Light, sturdy fiber optic sensors can help monitor conditions in power plants, on airplane wings,
on dams and in other hard-to-reach places.
The composition of fiber optic sensors enables them to be placed in areas where traditional point sensors simply cannot go. “If you can glue it, wrap it, wind it, bury it, encase it or bond it, fiber optic sensing can monitor it,” said Paul Richardson, senior product manager at Oz Optics Ltd. of Ottawa, Ontario, Canada.
Today, fiber optic sensors are cropping up in a variety of places, including turbine blades, power cables, airplane wings, dams and levees, where they can be used to measure strain, temperature, light intensity or even air pressure.
Compared with electrical sensors, fiber optic sensors are lighter in weight and can operate in extreme environments – and the lack of electrical current running through them means that they are not a spark hazard and are immune to electromagnetic interference. This expands the number of places in which this technology can be deployed to include power plants and other highly sensitive environments.
“Hazardous or explosive environments are fine for fiber optics, as there is no risk of generating a spark,” Richardson said. “Caustic environments are also acceptable, since the fibers are made of silica glass. High-EMF [electromagnetic force] areas are good candidates for fiber optic sensing, since the method of measurement is essentially immune to electromagnetic interference.
“When properly designed, they are also suitable for placement in areas of ionizing radiation. We’ve even performed measurements using fiber optics at 20 degrees Kelvin inside a cryostat.”
Thanks to decreasing instrumentation costs and the ability to make measurements over increasingly long distances of the fiber itself, these sensors are making their way into some unusual places.
One such application with which engineers at Oz Optics were tasked was to monitor the strain when firing a large gun. In this case, extreme levels of force were being used to launch each round, and the customer wanted to ensure that the weapon was safe to fire.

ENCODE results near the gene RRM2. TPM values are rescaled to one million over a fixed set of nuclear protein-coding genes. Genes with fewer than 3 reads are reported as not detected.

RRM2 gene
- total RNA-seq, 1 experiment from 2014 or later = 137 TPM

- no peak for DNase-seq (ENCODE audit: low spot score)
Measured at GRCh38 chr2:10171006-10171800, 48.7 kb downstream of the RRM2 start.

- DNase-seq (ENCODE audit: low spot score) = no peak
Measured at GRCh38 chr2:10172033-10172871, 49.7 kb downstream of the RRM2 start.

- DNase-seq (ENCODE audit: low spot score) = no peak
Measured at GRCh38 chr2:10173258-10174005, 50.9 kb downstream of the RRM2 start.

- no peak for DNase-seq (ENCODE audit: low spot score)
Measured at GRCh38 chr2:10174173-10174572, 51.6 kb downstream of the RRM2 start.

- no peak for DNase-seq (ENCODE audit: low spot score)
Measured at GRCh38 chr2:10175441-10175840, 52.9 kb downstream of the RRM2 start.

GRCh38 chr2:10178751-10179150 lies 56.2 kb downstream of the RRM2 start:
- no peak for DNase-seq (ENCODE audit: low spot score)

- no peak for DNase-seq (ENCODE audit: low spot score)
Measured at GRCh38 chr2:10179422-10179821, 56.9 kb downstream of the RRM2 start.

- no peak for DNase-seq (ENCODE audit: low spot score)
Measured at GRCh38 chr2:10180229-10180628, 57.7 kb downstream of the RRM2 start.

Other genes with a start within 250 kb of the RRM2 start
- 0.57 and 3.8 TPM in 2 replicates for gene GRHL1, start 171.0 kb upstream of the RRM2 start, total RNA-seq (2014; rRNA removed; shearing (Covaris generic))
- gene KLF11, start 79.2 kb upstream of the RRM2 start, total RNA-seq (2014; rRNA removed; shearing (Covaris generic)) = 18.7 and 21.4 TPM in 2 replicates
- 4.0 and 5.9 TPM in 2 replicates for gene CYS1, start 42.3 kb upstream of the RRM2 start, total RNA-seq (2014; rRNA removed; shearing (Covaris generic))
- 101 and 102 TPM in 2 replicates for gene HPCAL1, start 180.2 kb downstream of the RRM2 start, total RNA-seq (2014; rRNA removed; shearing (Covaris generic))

The solution came in the form of a specialized distributed strain and temperature sensor (DSTS) that can measure within 10 s after a wide change (5 percent) in strain and temperature, enabling the weapon to safely fire at its maximum rate.
“We made several interesting discoveries regarding noise sources, stability, wavelength locking speed, signal processing and processing of measurements,” Richardson said. “In all, it was a dramatic application that required a complete revisit to every component of the DSTS design. From that wholesale review, improvements to our normal designs were made.”
Other interesting applications on which the company has started working involve using a DSTS to detect erosion, potential mountain slides, and weaknesses in dams and levees. But the problem here is the placement of the fiber optic sensor.
“A lone fiber does not remain bonded well in earthworks over the seasons, which may result in changes to the strain or temperature being missed,” Richardson said.
The answer this time came with the help of Netherlands-based textile specialist Royal Ten Cate, which developed a geotextile material that could bond to the earth. By embedding the geotextile material with sensing fibers, the resulting GeoDetect sensor is set to be used at a tailings dam project for long-term safety assurance. Tailings dams are constructed to safely house mounds of waste material from mining sites.
Layering Ten Cate’s GeoDetect and measuring with Oz Optics’ DSTS develops a complete strain and temperature profile, Richardson explained. “This provides ample data and insight into the characteristics of the tailings dam. An accurate strain and temperature profile can now give assurances that any future defects can be detected and corrected prior to any serious risk of failure.”
Ten Cate’s GeoDetect fiber optic system is embedded with Oz Optics’ DSTS, providing distributed sensing along its entire length for long-term safety assurance of projects including tailings dams. Image courtesy of Oz Optics.
As well as being able to go where many conventional sensors cannot, fiber optic sensors have the added advantage of distributed sensing along the entire length of the fiber. So, instead of conventional point sensing, where measurements are made only at discrete points in a system, distributed sensing provides a much greater assurance of measuring perturbations.
For instance, Oz Optics’ Brillouin systems can make measurements along the entire length of 100 km of fiber. For fiber lengths of 1 km, about 20,000 measurement points are provided, all without the need for electrical power, metal wires, multiple connection points or tedious localization of the singular point sensors.
Although Oz Optics currently advertises 100 km of sensing length, Richardson reveals that the company has gone much farther than just 100 km, for which longer sensing lengths are very important to pipeline and power-line monitoring.
The self-healing sensor
By their very nature, sensor networks often are embedded in locations or structures that are subject to dramatic amounts of stress and strain. This poses a challenge to sensor designers: The sensors must survive as long as the surrounding structure because they are typically inaccessible and therefore cannot be replaced.